Summary: We Christians have experienced great things and have great stories to tell...if only we’ll tell them!
Every year at the University of Chicago Divinity School, they have what is called "Baptist Day." On this one day, everyone brings a picnic lunch to be eaten outdoors in a grassy picnic area. The school would invite some great theological mind to lecture while the students and faculty ate their lunches.
One year they invited Dr. Paul Tillich, who spoke for two and one-half hours "proving" that the resurrection of Jesus was false. He quoted scholar after scholar and book after book. He concluded that since there was no such thing as the historical resurrection, the religious tradition of the church was groundless emotional mumbo-jumbo, because it was based on a relationship with a risen Jesus, who in fact, never rose from the dead in any literal sense. He then asked if there were any questions.
After about 30 seconds, an old, dark skinned preacher with a head of short-cropped, woolly white hair stood up in the back of the auditorium. "Docta Tillich, I got one question," he said as all eyes turned toward him. He reached into his sack lunch and pulled out an apple and began eating it.
"Docta Tillich"... CRUNCH, MUNCH... "My question is a simple question," CRUNCH, MUNCH. "Now, I ain’t never read them books you read..." CRUNCH, MUNCH...and I can’t recite the Scriptures in the original Greek"...CRUNCH, MUNCH ..." I don’t know nothin’ about Niebuhr and Heidegger"...CRUNCH, MUNCH... He finished the apple. "All I wanna know is: This apple I just ate - was it bitter or sweet?"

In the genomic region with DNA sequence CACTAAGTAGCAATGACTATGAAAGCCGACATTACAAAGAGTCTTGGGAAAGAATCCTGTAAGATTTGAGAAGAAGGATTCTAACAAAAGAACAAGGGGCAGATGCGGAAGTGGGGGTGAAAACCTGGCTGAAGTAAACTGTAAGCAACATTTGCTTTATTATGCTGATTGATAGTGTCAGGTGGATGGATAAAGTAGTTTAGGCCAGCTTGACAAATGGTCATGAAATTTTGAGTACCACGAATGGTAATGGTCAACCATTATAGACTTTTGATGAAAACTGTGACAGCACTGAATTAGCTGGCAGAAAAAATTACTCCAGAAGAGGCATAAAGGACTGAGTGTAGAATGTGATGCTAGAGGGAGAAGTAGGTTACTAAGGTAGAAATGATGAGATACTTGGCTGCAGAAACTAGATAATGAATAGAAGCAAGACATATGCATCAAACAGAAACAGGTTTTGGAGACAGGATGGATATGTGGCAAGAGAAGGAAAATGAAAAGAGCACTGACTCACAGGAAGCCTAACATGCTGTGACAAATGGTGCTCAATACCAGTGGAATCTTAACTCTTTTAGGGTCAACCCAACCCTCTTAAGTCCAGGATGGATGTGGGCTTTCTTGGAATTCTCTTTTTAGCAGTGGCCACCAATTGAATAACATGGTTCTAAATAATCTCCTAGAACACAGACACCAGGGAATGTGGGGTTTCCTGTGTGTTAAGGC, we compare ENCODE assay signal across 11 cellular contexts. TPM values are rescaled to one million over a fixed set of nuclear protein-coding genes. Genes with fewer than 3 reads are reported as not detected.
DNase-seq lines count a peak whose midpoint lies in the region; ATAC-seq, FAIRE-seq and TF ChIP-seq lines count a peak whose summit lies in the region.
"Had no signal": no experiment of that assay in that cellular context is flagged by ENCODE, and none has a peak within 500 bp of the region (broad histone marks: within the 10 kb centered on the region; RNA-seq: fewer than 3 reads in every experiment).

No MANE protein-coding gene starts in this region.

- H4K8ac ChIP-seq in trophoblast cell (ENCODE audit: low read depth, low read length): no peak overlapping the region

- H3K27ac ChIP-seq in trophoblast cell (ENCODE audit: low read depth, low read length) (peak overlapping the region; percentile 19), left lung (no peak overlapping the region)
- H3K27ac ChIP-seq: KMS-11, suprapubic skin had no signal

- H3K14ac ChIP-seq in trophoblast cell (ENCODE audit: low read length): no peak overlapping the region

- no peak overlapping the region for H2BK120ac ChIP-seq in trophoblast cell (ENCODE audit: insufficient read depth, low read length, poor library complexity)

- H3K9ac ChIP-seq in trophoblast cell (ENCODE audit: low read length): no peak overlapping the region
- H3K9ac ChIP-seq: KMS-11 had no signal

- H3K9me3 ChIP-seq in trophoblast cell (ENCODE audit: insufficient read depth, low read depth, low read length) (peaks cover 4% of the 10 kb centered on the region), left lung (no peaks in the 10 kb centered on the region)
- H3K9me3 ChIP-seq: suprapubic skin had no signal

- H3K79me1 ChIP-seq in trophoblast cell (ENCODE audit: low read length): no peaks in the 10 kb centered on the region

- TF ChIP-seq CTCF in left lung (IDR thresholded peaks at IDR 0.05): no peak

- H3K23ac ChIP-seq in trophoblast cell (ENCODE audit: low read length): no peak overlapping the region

Dr. Tillich paused for a moment and answered in exemplary scholarly fashion: "I cannot possibly answer that question, for I haven’t tasted your apple."
The white-haired preacher dropped the core of his apple into his crumpled paper bag, looked up at Dr. Tillich and said calmly, "Neither have you tasted my Jesus."
The 1,000 plus in attendance could not contain them. The auditorium erupted with applause and cheers. Dr. Tillich thanked his audience and promptly left the platform.
Have you tasted Jesus? That is our question for this Sunday after Easter.
It is called, in the church calendar, “Low Sunday.” The questions for this Sunday after Easter are... "What now?" Where have we come from? Where are we going? Did Easter make any difference?
1 John was written for Low Sunday. It was written for the time after Easter when we begin to doubt what we know is true. People started to say, I wonder if he was only a spirit or a ghost or an apparition. So John wrote this first of three short letters to answer one question, “Is he real?”
He uses three arguments summed up in the third verse; 3We saw it, we heard it, and now we’re telling you so you can experience it along with us, this experience of communion with the Father and his Son, Jesus Christ.
From the very first day, we were there, taking it all in—we heard it with our own ears, saw it with our own eyes, and verified it with our own hands. The Word of Life appeared right before our eyes; we saw it happen! And now we’re telling you in most sober prose that what we witnessed was, incredibly, this: The infinite Life of God himself took shape before us.